These scenarios happen frequently, especially where rain is part of everyday life. Legislators have redesignated the Federal Wetlands Act, and it’s becoming more reasonable. However, it takes two years for those in charge to know what the changes mean, so one can still be living under wetlands and flood plain constraints that may be outdated. This is a big issue in evaluating potential growth and site selection.
Once site selection has been narrowed to three pieces of property, it is well to ask “Which will meet our needs most adequately?” Careful estimation of costs, using real numbers with actual acreage, will enable informed decision-making based on those facts. The most difficult challenge churches face in this process is having enough accurate information to make calculated, educated choices. A site that may sound like a terrific deal may end up costing far more.
The Feasibility Study mentioned in Chapter Two, helps a church committee and leadership accomplish the goal of making right decisions when it comes to site selection.

PRELIMINARY DESIGN PROCESS
(1) Master Plan
(2) 1st Base floor plan
(3) Elevation drawing

COUNTING THE COST
(1) Financing (different ways)
Commitment

CHEX/IMF

CHEX: Church Expansion Ministries
IMF: International Ministries Fellowship and Church Development

For more than 25 years, my responsibilities have continued to broaden as my experience grew in understanding processes.

Lecturing at Leadership conferences, Providing seminars, Framing construction, Supervising and working with volunteer coordinators, organizing volunteers, managing and directing volunteers, training unskilled volunteers, teaching troubled youth in construction vocational skills and apprenticing for framing construction.

I have been involved with converting barns into churches, building the Greater Bible Church and erecting The Romanian Assembly of God. Each of the 86 churches I have worked with used some form of volunteerism. Many were built entirely using volunteers such as the European Romanian Assembly of God Basilica in Portland, Oregon. Many of these projects required hand holding while others worked quite well independently, only requiring careful supervision.

The duplication of efficient designs has brought churches even more economy. Providing detailed material lists and ordering and handling materials properly have ensured success using our detailed construction path. For years our easy to follow proven construction path has improved with experience. The working syllabus has been developed over years of working out the kinks and implementing efficiency.

The syllabus has been designed to help coach the transitional church expand and new building projects through a successful construction. Using skilled and unskilled volunteered labor allowing the ability to have a successful conclusion.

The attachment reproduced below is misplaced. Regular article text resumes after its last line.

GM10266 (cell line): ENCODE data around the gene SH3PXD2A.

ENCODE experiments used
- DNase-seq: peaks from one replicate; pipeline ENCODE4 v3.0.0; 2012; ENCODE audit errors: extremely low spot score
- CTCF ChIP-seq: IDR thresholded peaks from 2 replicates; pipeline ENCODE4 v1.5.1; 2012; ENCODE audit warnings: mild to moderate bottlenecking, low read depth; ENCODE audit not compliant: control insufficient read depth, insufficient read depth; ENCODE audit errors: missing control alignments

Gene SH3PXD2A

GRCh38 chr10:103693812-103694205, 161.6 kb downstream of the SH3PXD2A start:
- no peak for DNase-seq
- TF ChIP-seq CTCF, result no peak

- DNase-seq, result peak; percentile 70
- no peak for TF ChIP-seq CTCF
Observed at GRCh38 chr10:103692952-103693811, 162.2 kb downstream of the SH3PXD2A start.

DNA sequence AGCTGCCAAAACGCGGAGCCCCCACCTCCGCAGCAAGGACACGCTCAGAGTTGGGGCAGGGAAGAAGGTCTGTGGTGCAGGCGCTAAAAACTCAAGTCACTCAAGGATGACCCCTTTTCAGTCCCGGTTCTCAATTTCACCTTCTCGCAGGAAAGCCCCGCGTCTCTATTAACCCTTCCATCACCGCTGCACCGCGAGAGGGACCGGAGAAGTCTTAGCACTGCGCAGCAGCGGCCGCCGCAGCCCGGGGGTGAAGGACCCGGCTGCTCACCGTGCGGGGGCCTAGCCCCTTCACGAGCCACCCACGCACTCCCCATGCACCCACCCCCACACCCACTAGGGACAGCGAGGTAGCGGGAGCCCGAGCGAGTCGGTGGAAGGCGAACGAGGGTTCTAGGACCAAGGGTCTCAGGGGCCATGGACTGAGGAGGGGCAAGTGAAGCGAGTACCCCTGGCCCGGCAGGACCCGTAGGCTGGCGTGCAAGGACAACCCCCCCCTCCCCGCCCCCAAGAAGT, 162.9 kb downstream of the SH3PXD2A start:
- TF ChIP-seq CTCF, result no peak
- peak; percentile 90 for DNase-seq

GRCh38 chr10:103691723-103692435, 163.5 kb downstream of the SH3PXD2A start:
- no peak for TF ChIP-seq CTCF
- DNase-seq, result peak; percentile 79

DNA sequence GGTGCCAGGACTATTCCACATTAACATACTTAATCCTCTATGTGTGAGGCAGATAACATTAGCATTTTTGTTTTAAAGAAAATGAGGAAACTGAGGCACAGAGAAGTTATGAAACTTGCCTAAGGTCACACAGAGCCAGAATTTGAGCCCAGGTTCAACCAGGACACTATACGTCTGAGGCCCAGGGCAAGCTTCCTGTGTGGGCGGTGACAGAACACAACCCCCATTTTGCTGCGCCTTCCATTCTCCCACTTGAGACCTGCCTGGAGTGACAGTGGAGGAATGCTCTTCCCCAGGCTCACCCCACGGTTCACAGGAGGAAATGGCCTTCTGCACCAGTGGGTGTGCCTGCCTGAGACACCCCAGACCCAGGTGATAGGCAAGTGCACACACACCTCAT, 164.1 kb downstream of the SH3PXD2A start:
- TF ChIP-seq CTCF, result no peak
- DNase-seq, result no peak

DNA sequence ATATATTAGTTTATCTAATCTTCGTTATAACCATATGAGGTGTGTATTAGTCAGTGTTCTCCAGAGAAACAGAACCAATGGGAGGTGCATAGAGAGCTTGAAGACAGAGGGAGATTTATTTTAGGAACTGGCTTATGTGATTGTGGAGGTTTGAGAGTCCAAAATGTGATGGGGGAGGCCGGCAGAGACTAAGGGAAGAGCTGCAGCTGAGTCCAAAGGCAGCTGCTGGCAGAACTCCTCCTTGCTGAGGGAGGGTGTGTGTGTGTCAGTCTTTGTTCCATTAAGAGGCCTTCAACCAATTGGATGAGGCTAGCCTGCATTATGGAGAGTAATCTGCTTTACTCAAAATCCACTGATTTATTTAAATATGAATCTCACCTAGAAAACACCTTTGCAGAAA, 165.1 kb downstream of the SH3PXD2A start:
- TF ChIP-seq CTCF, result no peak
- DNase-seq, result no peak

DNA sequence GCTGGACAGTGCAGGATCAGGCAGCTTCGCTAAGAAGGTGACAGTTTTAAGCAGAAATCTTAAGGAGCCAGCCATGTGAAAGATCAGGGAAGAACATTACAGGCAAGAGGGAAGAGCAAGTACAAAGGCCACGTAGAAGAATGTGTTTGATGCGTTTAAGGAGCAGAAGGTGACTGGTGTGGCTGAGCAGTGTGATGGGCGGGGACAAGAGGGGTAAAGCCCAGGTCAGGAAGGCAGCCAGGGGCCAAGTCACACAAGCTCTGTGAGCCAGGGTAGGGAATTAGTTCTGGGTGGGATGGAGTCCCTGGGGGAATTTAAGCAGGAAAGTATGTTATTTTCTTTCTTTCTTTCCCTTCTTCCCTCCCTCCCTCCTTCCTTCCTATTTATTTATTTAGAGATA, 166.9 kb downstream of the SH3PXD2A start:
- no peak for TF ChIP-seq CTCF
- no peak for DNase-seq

There is no replacement for new experience. We pray to pass this ahead over and over again.

Sherlock Homes
Owner Builder Home Building Program

Through years of working with volunteers with Habitat for Humanity in Albany, Oregon Sherlock Homes was developed out of a high level of frustration. Unable to meet the need of so many families, we implemented a home building program developed to help the forgotten working middle class family. Balancing a thin budget, many middle class hard working families are unable to see a future in home ownership beyond a manufactured home in a trailer park. As we did for churches, now we are able to do for the typical family in America.

Providing a land-home construction loan that reflected the family doing sweat equity, we are able to provide a stick built beautiful home on their own land with as little as 20% equity in their home. Accomplishing this is rewarding and gives pride of ownership.

Systems Analysis (SA)

A systems analysis provides enough adequate data in order to analyze standard materials, practices, and application techniques. This is extremely valuable when considering the use of unskilled labor in a volunteer program for economy and efficiency. The following study examples demonstrate how not one but many different organizations have succeeded by adopting unique building materials and application techniques to keep within budget and on time. These techniques have saved tens of hundreds of thousands of dollars of cost in each of the building projects.

Example: Use of a standard material and common application technique and considering unique material and ease of application.

Real Example # 1

A nine-year-old child or an unskilled volunteer can perform our framing layout technique when the construction path is followed. The capability of laying out an entire framing project without using a measuring tape can be used, as I have on every project since 1971.

It involves a 4’ steel stick with 3” x 1 ½” metal marking stays every 16” and 24” inches. Allowing the volunteer remarkable accuracy and enabling all walls on 16” center and all floor and roof at 24” centers.

Example # 2

Engineered Commercial Electrical System

Requiring that all electric be ran through metal conduit, we have seen the standard and practice as applied to commercial buildings. Consider why the budget for electrical line item materials and labor is so high in cost. Typically, a commercial electrical company is required. Volunteers are not allowed to perform this type of work.

Place all electrical boxes
Drill exacting holes